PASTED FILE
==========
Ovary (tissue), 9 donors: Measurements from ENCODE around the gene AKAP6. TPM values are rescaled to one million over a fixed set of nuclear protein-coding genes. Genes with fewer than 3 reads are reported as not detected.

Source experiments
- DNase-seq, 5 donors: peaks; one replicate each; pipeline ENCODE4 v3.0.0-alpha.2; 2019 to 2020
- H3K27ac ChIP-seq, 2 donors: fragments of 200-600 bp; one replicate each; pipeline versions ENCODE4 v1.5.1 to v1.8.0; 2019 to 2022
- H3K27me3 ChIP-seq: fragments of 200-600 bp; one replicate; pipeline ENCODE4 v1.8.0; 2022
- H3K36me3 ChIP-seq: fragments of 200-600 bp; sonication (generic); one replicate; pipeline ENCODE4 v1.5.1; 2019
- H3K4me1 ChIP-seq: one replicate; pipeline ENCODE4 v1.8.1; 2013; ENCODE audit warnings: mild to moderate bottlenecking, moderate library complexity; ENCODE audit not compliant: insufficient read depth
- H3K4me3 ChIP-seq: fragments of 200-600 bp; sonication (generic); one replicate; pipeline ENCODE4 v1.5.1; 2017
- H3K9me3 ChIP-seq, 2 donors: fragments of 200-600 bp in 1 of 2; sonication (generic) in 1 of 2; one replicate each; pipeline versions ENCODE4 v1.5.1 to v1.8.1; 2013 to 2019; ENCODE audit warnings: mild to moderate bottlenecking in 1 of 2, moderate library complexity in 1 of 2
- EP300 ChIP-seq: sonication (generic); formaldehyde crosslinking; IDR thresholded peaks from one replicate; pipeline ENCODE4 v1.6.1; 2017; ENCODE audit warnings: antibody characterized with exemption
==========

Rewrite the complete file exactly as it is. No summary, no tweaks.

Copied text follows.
Ovary (tissue), 9 donors: Measurements from ENCODE around the gene AKAP6. TPM values are rescaled to one million over a fixed set of nuclear protein-coding genes. Genes with fewer than 3 reads are reported as not detected.

Source experiments
- DNase-seq, 5 donors: peaks; one replicate each; pipeline ENCODE4 v3.0.0-alpha.2; 2019 to 2020
- H3K27ac ChIP-seq, 2 donors: fragments of 200-600 bp; one replicate each; pipeline versions ENCODE4 v1.5.1 to v1.8.0; 2019 to 2022
- H3K27me3 ChIP-seq: fragments of 200-600 bp; one replicate; pipeline ENCODE4 v1.8.0; 2022
- H3K36me3 ChIP-seq: fragments of 200-600 bp; sonication (generic); one replicate; pipeline ENCODE4 v1.5.1; 2019
- H3K4me1 ChIP-seq: one replicate; pipeline ENCODE4 v1.8.1; 2013; ENCODE audit warnings: mild to moderate bottlenecking, moderate library complexity; ENCODE audit not compliant: insufficient read depth
- H3K4me3 ChIP-seq: fragments of 200-600 bp; sonication (generic); one replicate; pipeline ENCODE4 v1.5.1; 2017
- H3K9me3 ChIP-seq, 2 donors: fragments of 200-600 bp in 1 of 2; sonication (generic) in 1 of 2; one replicate each; pipeline versions ENCODE4 v1.5.1 to v1.8.1; 2013 to 2019; ENCODE audit warnings: mild to moderate bottlenecking in 1 of 2, moderate library complexity in 1 of 2
- EP300 ChIP-seq: sonication (generic); formaldehyde crosslinking; IDR thresholded peaks from one replicate; pipeline ENCODE4 v1.6.1; 2017; ENCODE audit warnings: antibody characterized with exemption